Range of Issues
People who struggle with depression often feel down for extended periods. They lose interest in activities that they once found pleasurable. Depression negatively affects millions around the world each year.
Anxiety and Stress
Stress and anxiety are related, but often confused. Stress is tension associated with a specific event (e.g. a test or a job), while anxiety is a non-specific worry about the future. To find relief, people with anxiety may turn to repetitive routines, preoccupations, or addictions.
Conflict resolution is an important part of any relationship. Conflict plays a vital role in allowing two people to reconcile differing needs. Unfortunately, when conflict is handled poorly, it can cause distress in the relationship.
Experiences that overwhelm or scare us can leave a lasting impression. The symptoms can leave us stressed, depressed, and have negative consequences for our work and home life.
Feeling understood and understanding one's partner is what allows couples to deeply share one another's lives. Often, couples struggle with communication issues, which actually mask deeper relationship issues.
Self-esteem is a feeling of personal worth. It is important to be able to value yourself regardless of your current state of personal achievement, beauty, or intelligence. Your self-esteem creates the foundation for a full life, great relationships, and a feeling of well-being.The cost of Therapy and Counselling may seem alot but it really is a bargain in terms of the outcomes that often occurs.
How much for that additional holiday? that additional binge? that additional shirt you will never wear? that new car to replace the car which is still more than functional? Changing partners again? Or finding yourself alone as always? Anything to stave off the inevitable reckoning. Time really does change once you have therapy and discover how to break unhelpful patterns and ways that you have accepted as "normal". Imagine not spending to make yourself feel better (if only for a short time), or being able to make the decisions that are in the end best for you and those you love. Imagine being happier for who and what you are and not what you have just bought or watched on TV. In the big picture therapy is such a small outlay for such long-term gains.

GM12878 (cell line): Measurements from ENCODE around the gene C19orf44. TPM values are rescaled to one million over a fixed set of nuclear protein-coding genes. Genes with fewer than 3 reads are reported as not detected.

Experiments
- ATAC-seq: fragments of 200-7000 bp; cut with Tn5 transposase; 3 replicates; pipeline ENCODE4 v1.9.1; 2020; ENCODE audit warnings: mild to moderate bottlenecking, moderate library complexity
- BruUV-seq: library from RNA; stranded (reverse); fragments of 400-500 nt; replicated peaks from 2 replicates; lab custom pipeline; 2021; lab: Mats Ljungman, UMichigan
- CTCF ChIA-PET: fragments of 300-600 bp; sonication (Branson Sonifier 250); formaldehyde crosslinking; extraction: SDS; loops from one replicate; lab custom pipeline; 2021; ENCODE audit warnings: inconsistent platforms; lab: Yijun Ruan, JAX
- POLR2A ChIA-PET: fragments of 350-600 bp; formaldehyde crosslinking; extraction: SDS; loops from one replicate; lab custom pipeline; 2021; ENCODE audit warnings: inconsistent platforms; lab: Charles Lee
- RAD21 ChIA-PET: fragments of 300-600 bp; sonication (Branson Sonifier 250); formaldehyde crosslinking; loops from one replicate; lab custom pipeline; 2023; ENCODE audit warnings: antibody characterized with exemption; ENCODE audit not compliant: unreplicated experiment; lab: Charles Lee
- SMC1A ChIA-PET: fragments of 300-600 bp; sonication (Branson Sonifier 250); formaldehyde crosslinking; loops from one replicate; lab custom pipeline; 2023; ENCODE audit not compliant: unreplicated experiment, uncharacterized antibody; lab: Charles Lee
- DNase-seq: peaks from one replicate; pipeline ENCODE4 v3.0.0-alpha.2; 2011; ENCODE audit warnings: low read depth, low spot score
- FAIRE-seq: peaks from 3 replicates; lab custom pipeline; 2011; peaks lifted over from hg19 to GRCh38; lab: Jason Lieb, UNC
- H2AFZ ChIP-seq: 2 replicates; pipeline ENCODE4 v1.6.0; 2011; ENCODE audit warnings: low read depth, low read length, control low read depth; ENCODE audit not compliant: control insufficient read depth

There has been much research showing there is a higher risk of a lifetime with a major depressive disorder in early adulthood, if an individual has been physically abused or experienced multiple types of abuse as children. Depression is seen as a very common consequence of past abuse or neglect and the effects of child abuse and neglect can remain hidden and emerge only when triggered at major times in later life. The old wounds from past child abuse can be reopened and triggered by any further experiences of adverse outcomes. In fact some studies show some disturbing correlation in adults who had experienced child abuse; Those who had been abused were two and a half times more likely to have major depression and six times more likely to have post-traumatic stress disorder compared to adults who had not experienced abuse. The consequence of this were substantially increased if the adults had also experienced parental divorce/parental relationship difficulties along with child abuse. The events of our lives really do have an effect on our lives.